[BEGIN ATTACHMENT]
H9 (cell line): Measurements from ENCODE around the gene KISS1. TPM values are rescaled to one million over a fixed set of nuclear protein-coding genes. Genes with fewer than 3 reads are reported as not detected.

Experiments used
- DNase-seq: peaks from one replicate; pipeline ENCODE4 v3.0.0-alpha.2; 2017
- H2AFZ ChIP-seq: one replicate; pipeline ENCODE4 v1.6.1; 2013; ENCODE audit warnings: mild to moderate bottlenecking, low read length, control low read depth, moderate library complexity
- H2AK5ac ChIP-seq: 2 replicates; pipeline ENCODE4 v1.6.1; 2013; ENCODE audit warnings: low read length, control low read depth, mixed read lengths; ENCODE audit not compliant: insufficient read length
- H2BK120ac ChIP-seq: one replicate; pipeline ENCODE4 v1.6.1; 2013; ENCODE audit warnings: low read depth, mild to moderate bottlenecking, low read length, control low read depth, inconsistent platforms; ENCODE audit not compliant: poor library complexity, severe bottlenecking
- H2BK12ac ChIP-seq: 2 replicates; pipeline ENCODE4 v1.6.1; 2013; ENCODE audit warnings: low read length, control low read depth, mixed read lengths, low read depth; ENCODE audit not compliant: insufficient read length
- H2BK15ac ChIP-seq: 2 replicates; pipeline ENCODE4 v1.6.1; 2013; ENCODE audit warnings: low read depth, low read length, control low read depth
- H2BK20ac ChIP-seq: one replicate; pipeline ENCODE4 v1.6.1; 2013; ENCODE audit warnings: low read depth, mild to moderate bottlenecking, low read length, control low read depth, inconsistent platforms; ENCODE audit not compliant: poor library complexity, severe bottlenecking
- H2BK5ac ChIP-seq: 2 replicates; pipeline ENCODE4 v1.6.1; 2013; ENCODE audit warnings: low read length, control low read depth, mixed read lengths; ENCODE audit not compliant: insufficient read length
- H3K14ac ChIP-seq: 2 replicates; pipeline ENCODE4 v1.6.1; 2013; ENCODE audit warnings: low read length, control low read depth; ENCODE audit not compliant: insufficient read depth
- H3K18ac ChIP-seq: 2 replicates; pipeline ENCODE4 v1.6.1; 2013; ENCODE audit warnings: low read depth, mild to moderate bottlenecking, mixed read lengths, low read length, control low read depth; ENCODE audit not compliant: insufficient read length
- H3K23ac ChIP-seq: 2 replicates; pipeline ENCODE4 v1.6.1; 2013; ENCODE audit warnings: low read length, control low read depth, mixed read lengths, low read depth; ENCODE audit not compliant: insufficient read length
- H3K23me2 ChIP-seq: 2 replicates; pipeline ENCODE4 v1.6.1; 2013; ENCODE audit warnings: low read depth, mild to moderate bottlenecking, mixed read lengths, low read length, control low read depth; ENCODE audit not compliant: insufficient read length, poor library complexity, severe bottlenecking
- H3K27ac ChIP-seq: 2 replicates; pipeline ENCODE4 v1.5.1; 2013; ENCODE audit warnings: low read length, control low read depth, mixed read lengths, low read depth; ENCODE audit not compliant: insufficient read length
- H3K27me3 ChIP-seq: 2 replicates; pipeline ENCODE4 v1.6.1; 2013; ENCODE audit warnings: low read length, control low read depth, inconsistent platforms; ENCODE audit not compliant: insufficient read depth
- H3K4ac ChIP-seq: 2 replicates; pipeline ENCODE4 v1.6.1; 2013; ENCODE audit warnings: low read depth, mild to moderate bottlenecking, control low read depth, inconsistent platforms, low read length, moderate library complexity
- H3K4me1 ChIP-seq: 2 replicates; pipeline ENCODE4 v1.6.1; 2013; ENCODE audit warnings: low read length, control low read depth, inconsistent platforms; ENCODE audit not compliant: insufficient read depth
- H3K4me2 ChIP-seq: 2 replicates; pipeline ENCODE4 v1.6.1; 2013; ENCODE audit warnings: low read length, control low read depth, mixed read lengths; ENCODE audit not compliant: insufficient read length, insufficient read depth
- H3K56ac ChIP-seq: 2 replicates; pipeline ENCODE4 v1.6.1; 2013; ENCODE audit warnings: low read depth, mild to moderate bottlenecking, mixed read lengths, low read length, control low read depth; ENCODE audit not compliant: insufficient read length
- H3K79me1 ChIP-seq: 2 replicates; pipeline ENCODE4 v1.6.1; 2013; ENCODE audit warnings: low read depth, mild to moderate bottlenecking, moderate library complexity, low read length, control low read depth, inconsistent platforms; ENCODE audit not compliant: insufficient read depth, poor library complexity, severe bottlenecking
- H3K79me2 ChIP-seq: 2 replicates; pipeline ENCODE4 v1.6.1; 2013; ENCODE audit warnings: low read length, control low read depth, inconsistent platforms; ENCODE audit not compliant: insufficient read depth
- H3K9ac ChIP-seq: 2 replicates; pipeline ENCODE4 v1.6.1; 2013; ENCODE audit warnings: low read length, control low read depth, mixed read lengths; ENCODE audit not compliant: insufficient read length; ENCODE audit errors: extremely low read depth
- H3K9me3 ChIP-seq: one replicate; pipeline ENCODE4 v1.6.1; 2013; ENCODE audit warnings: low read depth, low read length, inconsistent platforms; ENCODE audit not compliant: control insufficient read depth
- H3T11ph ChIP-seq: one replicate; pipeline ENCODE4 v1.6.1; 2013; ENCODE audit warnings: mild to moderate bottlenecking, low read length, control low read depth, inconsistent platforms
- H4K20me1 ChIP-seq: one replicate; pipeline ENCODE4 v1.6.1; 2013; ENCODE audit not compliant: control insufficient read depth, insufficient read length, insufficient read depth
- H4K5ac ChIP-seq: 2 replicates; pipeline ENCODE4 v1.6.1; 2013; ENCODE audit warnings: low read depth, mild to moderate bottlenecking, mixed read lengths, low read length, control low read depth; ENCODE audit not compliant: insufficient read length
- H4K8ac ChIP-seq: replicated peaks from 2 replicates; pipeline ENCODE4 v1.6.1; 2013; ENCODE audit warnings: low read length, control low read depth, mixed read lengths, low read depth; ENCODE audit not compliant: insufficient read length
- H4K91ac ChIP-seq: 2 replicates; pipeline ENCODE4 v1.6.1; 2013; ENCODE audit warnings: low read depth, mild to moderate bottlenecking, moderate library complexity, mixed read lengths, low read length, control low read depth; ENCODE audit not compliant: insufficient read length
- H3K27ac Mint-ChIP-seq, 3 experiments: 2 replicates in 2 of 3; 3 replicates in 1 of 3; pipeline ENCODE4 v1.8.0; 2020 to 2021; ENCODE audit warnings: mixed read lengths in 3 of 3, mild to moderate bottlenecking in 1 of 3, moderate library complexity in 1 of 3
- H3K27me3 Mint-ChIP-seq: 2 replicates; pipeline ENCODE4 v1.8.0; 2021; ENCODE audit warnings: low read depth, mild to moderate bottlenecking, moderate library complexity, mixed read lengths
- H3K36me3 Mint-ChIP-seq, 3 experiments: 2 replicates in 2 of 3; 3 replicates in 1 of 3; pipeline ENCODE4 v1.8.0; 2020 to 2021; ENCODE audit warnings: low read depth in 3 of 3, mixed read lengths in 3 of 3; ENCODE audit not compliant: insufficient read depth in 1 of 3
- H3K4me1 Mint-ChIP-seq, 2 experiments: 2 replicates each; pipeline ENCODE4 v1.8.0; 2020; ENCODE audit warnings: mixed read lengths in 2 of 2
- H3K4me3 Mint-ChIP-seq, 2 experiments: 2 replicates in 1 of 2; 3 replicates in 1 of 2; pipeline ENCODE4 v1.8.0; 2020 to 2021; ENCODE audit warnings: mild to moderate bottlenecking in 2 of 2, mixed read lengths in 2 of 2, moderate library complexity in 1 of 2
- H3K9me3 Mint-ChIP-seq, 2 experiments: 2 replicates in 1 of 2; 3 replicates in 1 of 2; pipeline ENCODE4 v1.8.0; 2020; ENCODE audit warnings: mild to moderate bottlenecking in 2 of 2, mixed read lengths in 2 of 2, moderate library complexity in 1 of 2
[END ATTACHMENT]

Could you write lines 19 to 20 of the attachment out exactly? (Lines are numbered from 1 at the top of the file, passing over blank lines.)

- H3K4me2 ChIP-seq: 2 replicates; pipeline ENCODE4 v1.6.1; 2013; ENCODE audit warnings: low read length, control low read depth, mixed read lengths; ENCODE audit not compliant: insufficient read length, insufficient read depth
- H3K56ac ChIP-seq: 2 replicates; pipeline ENCODE4 v1.6.1; 2013; ENCODE audit warnings: low read depth, mild to moderate bottlenecking, mixed read lengths, low read length, control low read depth; ENCODE audit not compliant: insufficient read length